Jung presented sensation as "that psychological function that transmits a physical stimulus to perception. [...] not only to the outer stimuli but also to the inner, i.e., to changes in the internal organs. Primarily, therefore, sensation is sense-perception, i.e., perception transmitted via the sense organs and 'bodily senses' (kinaesthetic, vaso-motor sensation, etc.)." Also, since the process of conscious perception is a psychological phenomenon representing a physical phenomenon, and not the physical phenomenon itself, he adds: "On the one hand, it is an element of presentation, since it transmits to the presenting function the perceived image of the outer object; on the other hand, it is an element of feeling, because through the perception of bodily changes it lends the character of affect to feeling."[1]

Extraverted sensation[edit]

Extraverted sensation is the sensing function that perceives sensations from the external world in an objective manner. For example, since an extraverted sensor type's source of reward gravitates around perceiving and feeling external phenomena, he often has a good sense of aesthetics—whether this be the taste of food or a new trend in clothing. Extraverted sensors may be more attuned to spatial awareness and physical reality. Note that a bodily sensation is still considered extraverted sensing, as the sensation is being perceived in objective reality. For example, drinking caffeine will objectively create a stimulating sensation in the person's physiology. This is contrasted to the subjective sensor, who may be concerned with a subjective response to the same drink (e.g., nostalgia that is tied to that specific cup of coffee, or whether or not they prefer the flavor).[10]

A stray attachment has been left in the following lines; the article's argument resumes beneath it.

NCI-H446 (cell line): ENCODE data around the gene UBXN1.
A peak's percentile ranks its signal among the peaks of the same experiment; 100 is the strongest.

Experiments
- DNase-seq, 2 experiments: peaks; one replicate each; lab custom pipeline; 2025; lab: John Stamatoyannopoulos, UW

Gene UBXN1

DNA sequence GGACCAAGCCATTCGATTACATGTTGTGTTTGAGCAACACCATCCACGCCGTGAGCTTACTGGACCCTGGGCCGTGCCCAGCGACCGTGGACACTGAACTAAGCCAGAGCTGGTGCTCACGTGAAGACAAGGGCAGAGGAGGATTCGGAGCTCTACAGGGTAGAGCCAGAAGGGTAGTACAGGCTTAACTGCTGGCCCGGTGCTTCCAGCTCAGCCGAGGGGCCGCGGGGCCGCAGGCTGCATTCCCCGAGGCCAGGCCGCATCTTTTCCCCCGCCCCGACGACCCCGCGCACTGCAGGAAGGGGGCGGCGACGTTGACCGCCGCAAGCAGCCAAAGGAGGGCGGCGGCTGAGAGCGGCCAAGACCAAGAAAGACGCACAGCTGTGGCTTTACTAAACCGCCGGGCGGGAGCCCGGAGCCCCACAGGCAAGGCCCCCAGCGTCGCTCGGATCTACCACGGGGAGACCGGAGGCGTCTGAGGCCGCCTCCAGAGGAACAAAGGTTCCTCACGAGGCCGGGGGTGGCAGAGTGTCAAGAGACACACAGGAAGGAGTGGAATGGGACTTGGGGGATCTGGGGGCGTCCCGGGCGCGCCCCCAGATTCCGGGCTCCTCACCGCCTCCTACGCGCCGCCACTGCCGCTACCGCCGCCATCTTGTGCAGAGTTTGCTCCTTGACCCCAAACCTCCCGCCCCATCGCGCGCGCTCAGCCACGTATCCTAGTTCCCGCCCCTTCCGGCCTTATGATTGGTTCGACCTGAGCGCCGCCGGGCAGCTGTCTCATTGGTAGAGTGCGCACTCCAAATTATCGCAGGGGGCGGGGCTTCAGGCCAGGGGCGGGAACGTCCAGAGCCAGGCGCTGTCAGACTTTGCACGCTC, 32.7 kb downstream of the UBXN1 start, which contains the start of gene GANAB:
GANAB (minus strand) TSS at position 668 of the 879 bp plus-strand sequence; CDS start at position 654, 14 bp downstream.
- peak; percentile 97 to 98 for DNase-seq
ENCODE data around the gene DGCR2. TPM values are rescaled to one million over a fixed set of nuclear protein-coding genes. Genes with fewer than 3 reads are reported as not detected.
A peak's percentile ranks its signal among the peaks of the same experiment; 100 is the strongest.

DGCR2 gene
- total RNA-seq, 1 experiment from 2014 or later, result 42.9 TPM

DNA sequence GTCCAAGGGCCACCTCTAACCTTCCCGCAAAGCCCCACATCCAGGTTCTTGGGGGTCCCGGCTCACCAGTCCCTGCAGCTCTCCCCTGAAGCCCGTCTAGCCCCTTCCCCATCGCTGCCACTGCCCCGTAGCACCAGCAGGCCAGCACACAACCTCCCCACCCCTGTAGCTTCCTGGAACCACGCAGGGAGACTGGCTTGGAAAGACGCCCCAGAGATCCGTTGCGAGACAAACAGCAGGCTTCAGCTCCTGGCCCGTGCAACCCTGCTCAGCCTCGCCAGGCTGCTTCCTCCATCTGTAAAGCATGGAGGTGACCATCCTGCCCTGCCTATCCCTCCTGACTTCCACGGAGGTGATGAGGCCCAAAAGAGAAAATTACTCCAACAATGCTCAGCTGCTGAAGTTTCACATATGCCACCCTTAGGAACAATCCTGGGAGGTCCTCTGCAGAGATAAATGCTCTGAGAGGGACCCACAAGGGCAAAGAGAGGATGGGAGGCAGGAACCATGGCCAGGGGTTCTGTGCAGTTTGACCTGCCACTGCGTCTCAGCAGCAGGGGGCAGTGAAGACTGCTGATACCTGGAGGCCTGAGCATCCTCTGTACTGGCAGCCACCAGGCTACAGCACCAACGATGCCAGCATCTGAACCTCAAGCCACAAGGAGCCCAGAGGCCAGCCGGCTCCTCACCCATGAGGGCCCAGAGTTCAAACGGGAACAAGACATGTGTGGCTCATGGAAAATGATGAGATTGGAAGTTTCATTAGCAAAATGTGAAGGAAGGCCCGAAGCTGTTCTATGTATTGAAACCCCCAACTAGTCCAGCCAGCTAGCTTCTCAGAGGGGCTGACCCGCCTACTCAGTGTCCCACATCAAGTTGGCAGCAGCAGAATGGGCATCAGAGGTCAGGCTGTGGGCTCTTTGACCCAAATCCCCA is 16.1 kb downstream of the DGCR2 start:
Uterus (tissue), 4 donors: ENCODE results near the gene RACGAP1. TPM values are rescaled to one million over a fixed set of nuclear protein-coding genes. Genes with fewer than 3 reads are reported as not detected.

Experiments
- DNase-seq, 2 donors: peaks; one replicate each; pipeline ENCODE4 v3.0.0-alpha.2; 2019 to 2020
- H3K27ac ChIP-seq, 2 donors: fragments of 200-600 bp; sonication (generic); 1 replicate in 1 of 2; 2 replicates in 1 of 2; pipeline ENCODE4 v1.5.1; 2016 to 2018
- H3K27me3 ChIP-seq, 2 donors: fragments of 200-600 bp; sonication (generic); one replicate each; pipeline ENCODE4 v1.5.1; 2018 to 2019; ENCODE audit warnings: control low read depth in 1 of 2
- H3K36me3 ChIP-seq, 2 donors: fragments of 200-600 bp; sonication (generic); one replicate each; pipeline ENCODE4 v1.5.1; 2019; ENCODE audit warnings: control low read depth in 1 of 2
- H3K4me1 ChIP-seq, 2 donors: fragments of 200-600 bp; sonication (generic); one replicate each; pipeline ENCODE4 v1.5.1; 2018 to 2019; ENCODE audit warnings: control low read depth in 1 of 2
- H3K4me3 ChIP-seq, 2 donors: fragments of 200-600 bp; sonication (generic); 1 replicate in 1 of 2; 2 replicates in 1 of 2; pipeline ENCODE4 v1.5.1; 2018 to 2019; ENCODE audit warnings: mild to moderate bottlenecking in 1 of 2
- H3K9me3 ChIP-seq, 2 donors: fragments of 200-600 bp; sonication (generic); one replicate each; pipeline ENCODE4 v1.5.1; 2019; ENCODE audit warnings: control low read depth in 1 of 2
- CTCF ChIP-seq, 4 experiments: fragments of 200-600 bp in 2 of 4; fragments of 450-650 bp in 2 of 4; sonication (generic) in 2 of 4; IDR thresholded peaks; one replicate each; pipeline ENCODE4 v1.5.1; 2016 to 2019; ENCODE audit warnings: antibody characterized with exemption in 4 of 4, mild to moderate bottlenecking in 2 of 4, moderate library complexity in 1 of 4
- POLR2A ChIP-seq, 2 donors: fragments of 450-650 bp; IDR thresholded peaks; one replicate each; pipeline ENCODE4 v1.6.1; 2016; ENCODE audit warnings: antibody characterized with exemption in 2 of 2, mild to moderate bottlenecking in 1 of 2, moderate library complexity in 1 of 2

Introverted sensation[edit]

Introverted sensation is the sensing function that perceives phenomena in such a way as extraverted sensation does above, but in a subjective manner. Jung wrote that "the subject perceives the same things as everybody else; he never stops at the purely objective effect but concerns himself with the subjective perception released by the objective stimulus. Subjective perception differs remarkably from the objective. It is either not found at all in the object or, at most, merely suggested by it[...] Subjective sensation apprehends the background of the physical world rather than its surface. The decisive thing is not the reality of the object but the reality of the subjective factor, i.e., the primordial images, which in their totality represent a psychic mirror world. It is a mirror, however, with the peculiar capacity of representing the present contents of consciousness not in their known and customary form but in a certain sense sub specie aeternitatis, somewhat as a million-year old consciousness might see them. Such a consciousness would see the becoming and the passing of things beside their present and momentary existence, and not only that, but at the same time it would also see that Other, which was before their becoming and will be after their passing hence."[2]